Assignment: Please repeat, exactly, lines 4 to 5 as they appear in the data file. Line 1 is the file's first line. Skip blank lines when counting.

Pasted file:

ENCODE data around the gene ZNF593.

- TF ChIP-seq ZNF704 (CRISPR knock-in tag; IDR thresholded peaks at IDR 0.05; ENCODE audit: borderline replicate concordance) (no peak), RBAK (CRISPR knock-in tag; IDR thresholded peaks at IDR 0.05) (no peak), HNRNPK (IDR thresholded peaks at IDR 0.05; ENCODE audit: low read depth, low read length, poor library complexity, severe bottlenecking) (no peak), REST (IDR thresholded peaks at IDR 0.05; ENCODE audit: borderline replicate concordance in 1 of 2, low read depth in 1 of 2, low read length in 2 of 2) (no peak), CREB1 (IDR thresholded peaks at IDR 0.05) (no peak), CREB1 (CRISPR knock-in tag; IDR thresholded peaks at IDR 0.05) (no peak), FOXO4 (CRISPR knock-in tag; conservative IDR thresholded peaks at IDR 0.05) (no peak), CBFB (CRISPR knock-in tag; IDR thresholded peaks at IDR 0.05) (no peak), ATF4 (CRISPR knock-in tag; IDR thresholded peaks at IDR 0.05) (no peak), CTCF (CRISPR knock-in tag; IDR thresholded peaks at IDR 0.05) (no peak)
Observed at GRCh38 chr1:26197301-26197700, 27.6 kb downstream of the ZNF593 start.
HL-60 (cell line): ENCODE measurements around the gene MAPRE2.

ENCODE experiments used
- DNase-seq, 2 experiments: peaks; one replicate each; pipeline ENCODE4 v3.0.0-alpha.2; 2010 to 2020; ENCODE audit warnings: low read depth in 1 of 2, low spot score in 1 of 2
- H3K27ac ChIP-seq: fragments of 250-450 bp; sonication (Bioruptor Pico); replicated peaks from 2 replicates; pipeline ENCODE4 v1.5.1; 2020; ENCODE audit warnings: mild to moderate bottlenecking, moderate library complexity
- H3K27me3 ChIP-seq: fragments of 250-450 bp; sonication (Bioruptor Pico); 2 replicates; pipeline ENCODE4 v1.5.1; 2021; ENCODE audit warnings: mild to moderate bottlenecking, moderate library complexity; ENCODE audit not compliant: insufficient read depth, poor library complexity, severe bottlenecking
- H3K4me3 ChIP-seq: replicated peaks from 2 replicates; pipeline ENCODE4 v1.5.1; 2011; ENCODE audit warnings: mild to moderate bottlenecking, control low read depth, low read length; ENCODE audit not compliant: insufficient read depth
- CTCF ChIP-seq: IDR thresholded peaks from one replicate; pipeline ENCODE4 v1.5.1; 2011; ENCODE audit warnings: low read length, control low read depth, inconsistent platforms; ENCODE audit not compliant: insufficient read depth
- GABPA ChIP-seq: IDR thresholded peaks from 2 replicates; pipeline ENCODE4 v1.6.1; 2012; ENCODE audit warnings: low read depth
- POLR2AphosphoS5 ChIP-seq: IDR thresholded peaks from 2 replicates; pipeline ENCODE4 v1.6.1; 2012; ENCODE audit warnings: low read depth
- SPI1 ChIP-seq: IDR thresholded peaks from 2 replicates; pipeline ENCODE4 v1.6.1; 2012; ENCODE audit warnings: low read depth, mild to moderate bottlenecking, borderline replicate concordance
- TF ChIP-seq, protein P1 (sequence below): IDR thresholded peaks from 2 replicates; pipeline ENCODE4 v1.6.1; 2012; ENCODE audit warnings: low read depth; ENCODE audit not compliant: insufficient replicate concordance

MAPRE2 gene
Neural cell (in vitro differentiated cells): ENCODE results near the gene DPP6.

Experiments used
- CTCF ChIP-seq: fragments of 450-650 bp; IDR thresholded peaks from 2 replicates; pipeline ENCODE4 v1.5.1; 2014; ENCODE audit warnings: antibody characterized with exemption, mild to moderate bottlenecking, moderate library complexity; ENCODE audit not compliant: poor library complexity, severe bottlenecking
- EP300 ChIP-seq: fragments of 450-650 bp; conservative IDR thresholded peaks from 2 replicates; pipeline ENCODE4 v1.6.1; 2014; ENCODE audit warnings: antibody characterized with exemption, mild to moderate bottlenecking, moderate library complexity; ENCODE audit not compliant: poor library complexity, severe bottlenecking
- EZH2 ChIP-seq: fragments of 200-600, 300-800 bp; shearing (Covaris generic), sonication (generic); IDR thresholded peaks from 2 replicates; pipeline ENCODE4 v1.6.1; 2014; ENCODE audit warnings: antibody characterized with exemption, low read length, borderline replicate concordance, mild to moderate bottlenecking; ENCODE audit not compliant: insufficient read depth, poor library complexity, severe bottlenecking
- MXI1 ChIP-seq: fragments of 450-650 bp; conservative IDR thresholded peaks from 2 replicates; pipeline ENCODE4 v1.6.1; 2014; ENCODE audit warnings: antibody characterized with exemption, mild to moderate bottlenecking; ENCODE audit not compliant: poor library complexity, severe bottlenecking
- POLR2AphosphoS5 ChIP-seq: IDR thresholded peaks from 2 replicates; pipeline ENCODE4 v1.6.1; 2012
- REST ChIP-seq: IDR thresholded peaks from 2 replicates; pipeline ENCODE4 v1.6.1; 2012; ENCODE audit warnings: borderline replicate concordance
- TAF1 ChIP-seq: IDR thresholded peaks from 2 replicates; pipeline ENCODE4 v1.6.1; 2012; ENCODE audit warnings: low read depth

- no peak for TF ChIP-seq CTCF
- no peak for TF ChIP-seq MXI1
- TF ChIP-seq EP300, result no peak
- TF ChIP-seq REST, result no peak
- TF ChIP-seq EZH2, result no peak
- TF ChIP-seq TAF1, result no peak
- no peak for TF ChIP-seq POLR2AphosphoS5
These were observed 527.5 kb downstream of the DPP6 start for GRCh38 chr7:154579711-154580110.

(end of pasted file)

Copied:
HL-60 (cell line): ENCODE measurements around the gene MAPRE2.

ENCODE experiments used